That is the key to all this subscription-based business. This is an ideal way for a company to grow its revenue each year, because the recurring fees accumulate with each new customer added. So if company A has $1 million in new sales for a quarter, but $3 million in recurring income, then their revenue for the quarter is an impressive $4 million. And, the "Cost of Goods Sold" for the recurring income is very small. Thus company A's "Net Income" is much higher.
 While pondering these things it ocurred to me to say "Wait a minute. This is just like a pension!.
 During the market crash of 2008, it became painfully apparent to the big auto companies that they could no longer afford paying pension for retired employees. Paying current staff and at the same time paying people who worked 5, 10, 15 years ago is simply not sustainable. So "defined pensions" became "defined contributions", a clever way to say that workers all became responsible for our own retirement. And somewhere in there companies must have said "Wait. That can work both ways! If we can get our customers to give money to us on a regular basis, we get to be on the receiving side of that income."
 So all these subscription-based services are just like pension, only you are the provider rather than the recipient!

So what might some of this add up to, just out of curiosity. Here's a sample of an average set of subscription-based services:

Subscription-based service Cost per month Notes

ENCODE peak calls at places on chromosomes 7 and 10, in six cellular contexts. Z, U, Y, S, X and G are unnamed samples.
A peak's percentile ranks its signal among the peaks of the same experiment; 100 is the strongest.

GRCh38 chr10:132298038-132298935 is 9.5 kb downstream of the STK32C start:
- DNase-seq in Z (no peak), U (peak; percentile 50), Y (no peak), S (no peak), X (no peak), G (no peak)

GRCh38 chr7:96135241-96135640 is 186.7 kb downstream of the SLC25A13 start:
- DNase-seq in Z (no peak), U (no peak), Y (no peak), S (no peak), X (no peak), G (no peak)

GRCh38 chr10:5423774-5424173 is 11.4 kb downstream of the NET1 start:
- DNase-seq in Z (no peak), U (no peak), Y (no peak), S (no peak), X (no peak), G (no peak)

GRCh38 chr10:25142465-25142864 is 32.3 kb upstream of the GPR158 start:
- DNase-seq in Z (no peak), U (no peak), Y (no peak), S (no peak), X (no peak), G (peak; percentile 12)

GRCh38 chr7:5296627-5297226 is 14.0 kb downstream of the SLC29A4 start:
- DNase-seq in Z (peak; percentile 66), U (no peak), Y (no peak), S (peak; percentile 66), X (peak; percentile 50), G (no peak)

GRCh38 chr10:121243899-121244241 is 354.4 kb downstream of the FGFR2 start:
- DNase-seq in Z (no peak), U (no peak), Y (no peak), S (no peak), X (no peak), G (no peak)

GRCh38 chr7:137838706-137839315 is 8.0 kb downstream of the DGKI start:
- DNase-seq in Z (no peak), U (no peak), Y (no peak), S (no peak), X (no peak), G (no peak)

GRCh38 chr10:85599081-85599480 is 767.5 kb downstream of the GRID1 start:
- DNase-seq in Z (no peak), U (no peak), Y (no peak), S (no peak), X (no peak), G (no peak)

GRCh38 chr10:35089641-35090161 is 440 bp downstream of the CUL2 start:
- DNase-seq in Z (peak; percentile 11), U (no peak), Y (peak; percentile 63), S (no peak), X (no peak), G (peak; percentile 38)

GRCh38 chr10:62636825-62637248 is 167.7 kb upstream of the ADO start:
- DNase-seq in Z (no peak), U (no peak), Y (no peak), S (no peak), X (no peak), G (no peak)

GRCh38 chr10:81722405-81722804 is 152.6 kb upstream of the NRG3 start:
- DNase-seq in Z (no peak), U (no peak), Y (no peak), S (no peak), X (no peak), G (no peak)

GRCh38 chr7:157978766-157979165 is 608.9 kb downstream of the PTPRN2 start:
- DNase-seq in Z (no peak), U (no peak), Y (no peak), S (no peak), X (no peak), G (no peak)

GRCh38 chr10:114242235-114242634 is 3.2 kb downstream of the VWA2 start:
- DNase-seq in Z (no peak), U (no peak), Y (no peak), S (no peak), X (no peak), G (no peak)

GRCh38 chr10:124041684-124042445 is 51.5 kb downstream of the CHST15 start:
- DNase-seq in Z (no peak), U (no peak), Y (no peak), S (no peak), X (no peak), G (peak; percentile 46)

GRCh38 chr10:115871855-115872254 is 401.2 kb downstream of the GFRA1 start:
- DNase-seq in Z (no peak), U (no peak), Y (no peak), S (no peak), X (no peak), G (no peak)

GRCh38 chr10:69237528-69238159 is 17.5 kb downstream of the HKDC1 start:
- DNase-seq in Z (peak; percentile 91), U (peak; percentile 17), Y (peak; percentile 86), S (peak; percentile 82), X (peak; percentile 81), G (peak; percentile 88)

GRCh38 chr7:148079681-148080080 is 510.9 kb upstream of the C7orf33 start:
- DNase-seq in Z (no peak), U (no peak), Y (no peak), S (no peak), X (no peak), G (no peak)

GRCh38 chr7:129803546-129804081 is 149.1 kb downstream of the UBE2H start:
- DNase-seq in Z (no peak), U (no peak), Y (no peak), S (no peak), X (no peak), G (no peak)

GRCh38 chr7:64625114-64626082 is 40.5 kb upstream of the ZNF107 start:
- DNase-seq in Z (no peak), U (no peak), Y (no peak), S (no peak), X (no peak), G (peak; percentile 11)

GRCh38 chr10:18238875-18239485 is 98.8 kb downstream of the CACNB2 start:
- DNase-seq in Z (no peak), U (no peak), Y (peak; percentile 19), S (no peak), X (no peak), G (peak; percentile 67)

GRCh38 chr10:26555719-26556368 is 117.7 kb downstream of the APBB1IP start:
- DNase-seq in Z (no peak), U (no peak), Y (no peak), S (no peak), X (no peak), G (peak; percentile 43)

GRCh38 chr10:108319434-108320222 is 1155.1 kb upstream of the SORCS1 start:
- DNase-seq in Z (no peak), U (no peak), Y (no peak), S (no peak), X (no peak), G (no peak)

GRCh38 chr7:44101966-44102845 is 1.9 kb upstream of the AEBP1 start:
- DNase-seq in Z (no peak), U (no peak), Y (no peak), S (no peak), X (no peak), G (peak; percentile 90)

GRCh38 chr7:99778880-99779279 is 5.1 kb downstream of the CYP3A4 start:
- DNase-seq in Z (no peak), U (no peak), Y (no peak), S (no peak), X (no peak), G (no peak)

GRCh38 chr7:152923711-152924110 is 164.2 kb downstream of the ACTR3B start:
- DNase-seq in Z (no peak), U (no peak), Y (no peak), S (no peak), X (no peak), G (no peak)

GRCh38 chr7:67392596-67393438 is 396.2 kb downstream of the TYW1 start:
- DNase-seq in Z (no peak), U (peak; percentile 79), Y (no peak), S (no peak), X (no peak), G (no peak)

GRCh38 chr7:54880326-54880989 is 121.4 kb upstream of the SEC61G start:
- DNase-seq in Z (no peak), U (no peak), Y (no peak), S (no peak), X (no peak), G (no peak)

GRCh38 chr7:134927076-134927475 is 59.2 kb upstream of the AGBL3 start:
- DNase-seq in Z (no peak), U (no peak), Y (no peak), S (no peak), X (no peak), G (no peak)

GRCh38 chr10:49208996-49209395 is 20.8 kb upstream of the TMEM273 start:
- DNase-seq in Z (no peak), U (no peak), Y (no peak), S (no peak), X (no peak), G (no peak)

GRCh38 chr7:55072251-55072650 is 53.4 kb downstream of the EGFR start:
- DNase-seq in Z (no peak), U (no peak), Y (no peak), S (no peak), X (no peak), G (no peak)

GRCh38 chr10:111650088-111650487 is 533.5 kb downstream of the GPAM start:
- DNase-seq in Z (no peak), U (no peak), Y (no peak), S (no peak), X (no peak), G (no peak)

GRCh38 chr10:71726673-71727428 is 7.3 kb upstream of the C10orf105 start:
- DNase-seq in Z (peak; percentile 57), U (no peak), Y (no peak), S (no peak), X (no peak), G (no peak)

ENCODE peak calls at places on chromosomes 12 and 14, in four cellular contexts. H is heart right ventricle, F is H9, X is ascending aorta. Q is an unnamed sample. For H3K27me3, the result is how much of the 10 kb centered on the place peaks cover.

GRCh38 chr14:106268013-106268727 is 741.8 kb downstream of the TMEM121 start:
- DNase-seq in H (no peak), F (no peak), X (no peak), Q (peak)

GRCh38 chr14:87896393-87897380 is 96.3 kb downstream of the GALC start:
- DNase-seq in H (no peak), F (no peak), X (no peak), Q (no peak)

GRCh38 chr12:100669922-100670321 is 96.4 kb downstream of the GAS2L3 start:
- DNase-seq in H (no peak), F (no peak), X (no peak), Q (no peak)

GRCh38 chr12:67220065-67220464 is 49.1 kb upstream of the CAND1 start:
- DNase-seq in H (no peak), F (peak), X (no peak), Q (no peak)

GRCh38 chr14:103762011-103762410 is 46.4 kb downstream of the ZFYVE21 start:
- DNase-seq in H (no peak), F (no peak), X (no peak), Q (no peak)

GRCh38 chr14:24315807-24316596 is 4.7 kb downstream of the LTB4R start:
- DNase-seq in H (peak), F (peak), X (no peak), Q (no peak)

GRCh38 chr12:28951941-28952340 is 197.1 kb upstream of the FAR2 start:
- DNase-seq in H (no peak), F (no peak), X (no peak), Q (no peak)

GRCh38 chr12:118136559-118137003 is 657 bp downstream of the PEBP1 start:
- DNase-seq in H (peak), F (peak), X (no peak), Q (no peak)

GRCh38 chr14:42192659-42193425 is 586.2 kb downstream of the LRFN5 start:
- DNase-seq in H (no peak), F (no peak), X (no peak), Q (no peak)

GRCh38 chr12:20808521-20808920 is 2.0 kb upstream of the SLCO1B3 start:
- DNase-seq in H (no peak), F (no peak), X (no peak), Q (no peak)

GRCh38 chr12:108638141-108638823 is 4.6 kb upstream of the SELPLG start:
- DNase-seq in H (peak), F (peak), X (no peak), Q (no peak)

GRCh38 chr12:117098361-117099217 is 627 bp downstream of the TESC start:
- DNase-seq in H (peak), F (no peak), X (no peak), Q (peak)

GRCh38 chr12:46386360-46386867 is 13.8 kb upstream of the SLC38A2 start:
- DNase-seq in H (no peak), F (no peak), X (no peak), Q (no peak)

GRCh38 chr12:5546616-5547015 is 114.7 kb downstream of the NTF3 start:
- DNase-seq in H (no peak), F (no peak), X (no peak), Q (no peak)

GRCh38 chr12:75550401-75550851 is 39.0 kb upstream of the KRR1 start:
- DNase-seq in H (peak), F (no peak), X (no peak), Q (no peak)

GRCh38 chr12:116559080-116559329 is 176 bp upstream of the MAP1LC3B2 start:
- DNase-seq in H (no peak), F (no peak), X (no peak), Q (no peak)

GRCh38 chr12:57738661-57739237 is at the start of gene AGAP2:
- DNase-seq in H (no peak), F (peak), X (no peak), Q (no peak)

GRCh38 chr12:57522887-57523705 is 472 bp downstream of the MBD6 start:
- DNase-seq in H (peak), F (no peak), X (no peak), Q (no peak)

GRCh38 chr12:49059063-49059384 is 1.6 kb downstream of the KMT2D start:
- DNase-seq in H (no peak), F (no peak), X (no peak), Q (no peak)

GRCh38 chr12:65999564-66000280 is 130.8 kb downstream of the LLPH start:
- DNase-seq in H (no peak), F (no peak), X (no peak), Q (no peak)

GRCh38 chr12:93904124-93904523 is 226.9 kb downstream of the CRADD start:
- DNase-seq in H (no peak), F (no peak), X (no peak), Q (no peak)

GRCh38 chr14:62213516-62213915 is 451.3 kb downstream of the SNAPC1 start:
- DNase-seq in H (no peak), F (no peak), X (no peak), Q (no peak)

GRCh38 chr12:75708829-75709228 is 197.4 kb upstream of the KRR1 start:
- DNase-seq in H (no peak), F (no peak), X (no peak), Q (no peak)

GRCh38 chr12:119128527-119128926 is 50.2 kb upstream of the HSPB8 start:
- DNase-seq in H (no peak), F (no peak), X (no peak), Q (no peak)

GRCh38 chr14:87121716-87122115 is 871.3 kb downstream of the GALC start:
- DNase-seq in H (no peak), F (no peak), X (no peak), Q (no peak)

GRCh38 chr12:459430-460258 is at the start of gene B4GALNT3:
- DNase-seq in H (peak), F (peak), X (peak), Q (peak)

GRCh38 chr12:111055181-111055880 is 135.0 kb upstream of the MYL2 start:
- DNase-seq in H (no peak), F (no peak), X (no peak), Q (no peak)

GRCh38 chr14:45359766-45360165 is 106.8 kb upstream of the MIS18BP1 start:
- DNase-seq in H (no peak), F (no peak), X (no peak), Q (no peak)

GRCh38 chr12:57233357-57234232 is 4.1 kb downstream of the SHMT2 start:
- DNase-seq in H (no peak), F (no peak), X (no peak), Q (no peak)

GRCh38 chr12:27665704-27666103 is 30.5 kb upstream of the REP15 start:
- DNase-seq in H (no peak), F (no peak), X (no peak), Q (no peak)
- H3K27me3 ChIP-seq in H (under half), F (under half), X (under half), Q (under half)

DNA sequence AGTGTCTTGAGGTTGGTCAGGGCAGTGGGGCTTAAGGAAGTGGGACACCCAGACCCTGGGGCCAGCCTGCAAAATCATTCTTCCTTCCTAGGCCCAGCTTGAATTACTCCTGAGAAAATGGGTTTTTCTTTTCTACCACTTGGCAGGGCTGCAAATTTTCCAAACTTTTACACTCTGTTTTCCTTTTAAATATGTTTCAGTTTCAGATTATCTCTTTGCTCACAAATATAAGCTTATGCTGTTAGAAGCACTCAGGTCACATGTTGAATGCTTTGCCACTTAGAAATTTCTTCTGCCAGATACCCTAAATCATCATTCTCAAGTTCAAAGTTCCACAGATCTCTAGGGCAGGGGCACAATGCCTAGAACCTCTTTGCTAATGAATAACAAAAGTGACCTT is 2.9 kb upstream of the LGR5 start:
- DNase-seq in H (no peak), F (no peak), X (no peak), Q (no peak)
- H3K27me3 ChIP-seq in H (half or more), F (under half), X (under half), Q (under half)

Office 365 $10  
Telecommunications $50  
Internet $75  
Apple Icloud $10  
Amazon Prime $15  
Spotify or Apple or Amazon music service $10  
Netflix $19 (premium)
Disney Plus $11 (Premium)
Other miscellaneous $25  

So if you have these services, you are paying $2700 per year. That's your annual "negative pension" that you are paying out each and every year to these corporations. And that's only if you are not willing to pay for informational/investing services that used to be free, and are willing to put up with ads and unwanted videos interfering with your learning and growth.
 I should add, however. that there can be some decent value for some of these services. Amazon Prime, for example, provides "free" 2-day shipping on most items purchased, along with free streaming music, books, and movies. On closer inspection, however, these freebies are a bit limited. Some movies require an additional rental fee. And most of the quiet "New Age" music that I like is only partially supported, and If I want to stream this music, there is a "Music Unlimited" service available for an additonal $8 per month!
 I suppose that I simply wish to point out that this increasing shift to subscription-based services strikes me as a permanent and growing "negative pension".

 Along these lines, there are more recurring expenditures that are even bigger:

If you are leasing a car for $400 per month, your negative pension is $4,800 more, for a total of $7,500 annually.

And if you are renting a house for $1500 per month, your negative pension is $18,000 more, for a total of $25,500 annually.
 That's 38% of the median household income (2020) of $67,000.
 It's 71% of the median individual income (2020) of $36,000.
 And, none of this includes the recurring bills (which are a type of "subscription"): water, sewer, electricity, gas.

The original version of this article was 2018. I updated it in 2023, and the subscription greed has really become acute since 2018!

Copyright © 2023 J.A.